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The goal is to reduce noise and fuel consumption

Over the last year, the commercial and military aviation industry has started to talk a lot about greener aircraft and biofuel to reduce the need for crude oil and produce less pollution. Much of the news focuses on biofuels that reduce the need for traditional petroleum based jet fuel, but there are other technologies at work in the airline industry to make aircraft produce less pollution.

The industry isn't only talking about producing less pollution in the way of hydrocarbons, but in less noise pollution with quieter aircraft. Boeing has announced that American Airlines will be the first company to test a new Boeing 737-800 jet that will use new technology to make it more efficient and produce less noise.

"We are proud to have American Airlines as our launch partner for this new generation of technology that can bolster aviation's role as the most efficient means of global transportation," said Boeing Vice President of Environment and Aviation Policy Billy Glover. "There's no better way to prepare advanced technologies for market entry than flying them and no better choice than the best selling single-aisle airplane of all time -- the Boeing Next-Generation 737."

The American 737-800 will be the first plane to use the new technology including adaptable trailing edge technology that is part of the FAA Continuous Lower Energy Emissions Noise or CLEEN program. The trailing edge tech will reduce noise and emissions in all phases of flight including takeoff, cruise, and landing.

Other CLEEN program tech that will be in the aircraft includes a variable fan nozzle to reduce noise and enable other advanced efficiency tech to be implemented. The aircraft will use a flight trajectory optimization system to pick the most fuel-efficient path to a destination. The aircraft will also has regenerative fuel cells onboard for power that could potentially reduce weight, fuel burn, and CO2 emissions.

"Our ecoDemonstrator flight test program allows us to accelerate promising technologies and move them onto airplane models and into new aircraft design considerations across the industry," said Boeing ecoDemonstrator Program Manager David Akiyama. "It also allows us to verify airplane applicability and identify and eliminate potential integration challenges."

American Airlines will also test a dual isle aircraft that is unnamed at this time. The testing on the other aircraft will start later. The American Airlines 737-800 with the new tech onboard will start operations in 2012.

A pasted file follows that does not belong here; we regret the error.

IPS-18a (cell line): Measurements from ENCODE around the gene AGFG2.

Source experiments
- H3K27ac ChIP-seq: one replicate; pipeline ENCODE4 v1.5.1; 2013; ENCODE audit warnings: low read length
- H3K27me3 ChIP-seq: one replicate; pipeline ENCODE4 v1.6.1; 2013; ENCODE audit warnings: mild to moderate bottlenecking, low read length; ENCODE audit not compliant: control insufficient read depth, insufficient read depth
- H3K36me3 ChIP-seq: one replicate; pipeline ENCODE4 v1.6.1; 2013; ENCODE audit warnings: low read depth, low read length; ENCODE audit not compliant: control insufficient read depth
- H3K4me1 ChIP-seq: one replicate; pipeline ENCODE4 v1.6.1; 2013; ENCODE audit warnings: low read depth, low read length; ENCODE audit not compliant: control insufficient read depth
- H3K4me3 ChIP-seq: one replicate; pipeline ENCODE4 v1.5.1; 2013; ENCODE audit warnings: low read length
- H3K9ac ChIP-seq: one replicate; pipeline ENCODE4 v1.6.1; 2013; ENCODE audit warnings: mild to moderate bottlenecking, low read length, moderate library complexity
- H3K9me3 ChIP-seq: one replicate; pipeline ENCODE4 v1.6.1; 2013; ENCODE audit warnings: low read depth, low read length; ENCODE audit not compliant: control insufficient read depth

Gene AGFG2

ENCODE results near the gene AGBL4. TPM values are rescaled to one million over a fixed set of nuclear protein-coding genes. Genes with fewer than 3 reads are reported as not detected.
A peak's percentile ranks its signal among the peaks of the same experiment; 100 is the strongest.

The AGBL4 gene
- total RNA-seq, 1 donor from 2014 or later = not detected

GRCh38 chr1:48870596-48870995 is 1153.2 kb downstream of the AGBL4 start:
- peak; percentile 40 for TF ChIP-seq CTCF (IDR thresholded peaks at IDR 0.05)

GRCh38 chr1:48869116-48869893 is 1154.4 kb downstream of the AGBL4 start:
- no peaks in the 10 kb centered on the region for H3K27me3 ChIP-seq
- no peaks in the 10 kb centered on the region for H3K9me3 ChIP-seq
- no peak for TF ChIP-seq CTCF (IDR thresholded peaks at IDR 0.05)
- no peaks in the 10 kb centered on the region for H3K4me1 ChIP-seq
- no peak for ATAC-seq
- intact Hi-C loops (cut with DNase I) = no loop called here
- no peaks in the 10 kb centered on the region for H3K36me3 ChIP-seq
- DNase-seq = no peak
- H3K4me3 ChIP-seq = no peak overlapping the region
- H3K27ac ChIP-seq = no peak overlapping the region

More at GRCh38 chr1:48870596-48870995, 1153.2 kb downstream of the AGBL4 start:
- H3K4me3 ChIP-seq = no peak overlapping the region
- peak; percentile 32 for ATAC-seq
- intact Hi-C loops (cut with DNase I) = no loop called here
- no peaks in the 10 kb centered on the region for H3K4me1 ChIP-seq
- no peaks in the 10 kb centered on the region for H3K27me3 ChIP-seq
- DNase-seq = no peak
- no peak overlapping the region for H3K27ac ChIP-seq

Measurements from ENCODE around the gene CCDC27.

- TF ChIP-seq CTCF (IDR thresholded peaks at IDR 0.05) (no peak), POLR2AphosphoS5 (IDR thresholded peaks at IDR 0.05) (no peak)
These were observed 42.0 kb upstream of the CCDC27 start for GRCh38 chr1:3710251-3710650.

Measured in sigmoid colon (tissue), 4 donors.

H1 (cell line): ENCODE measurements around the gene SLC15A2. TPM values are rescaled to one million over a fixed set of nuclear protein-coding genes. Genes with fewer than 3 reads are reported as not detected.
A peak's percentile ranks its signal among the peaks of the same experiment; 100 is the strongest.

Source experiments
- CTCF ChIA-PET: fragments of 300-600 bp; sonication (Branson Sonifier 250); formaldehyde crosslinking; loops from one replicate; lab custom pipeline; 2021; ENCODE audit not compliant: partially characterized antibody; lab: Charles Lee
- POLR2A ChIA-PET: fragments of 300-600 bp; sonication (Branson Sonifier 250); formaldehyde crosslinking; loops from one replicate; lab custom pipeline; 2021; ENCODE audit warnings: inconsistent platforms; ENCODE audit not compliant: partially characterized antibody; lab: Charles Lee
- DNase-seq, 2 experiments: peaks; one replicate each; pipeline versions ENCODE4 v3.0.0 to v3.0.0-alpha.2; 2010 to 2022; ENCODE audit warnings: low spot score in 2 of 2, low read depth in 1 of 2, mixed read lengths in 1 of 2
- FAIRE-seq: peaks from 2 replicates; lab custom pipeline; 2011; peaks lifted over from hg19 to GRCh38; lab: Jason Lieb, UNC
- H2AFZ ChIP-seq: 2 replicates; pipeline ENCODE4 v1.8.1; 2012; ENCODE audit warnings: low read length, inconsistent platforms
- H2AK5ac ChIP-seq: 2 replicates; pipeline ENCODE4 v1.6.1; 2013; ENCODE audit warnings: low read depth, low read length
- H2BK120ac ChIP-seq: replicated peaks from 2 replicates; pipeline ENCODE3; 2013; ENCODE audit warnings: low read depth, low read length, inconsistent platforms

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RE: Numbers?
By GulWestfale on 6/24/2011 9:39:49 AM , Rating: 2
i think what they are testing here is how much potential this tech has, so the exact numbers don't really matter. the 737 is after all not the youngest design out there anymore; if this test is successful i would imagine the tech would then be applied to newer planes, like the upcoming 787.

RE: Numbers?
By DanNeely on 6/24/2011 9:47:14 AM , Rating: 2
some probably will. A lot of the engine tech is flowing the other way though. The bigger aircraft have newer engine designs than the commuter jets.

RE: Numbers?
By psaus42 on 6/25/2011 6:42:56 AM , Rating: 2
The numbers here do matter. The 787 is much bigger than the 737 (Wide body vs narrow body - Passat vs Jetta). The 787 is to replace the 767. And with the latest news from the Paris airshow, record high sales of the neoA320 (or some similar name) is kicking Boeing in the ____. A320 is a direct competitor to Boeing's 737.
So I agree with the initial post - what's the measurable difference. If the numbers aren't available yet, surely there's a target/speculation.
This article, as printed, sounds more like an advertisement... an advertisement not too dissimilar from my AAdvantage Airmail newsletter.

RE: Numbers?
By Amiga500 on 6/25/2011 6:51:55 AM , Rating: 2
The article is lifted from Aviation Week and/or Flight Global I think (well, Aviation Week will have been the primary source even if it was off another website).

I read it there before seeing it here. :-)

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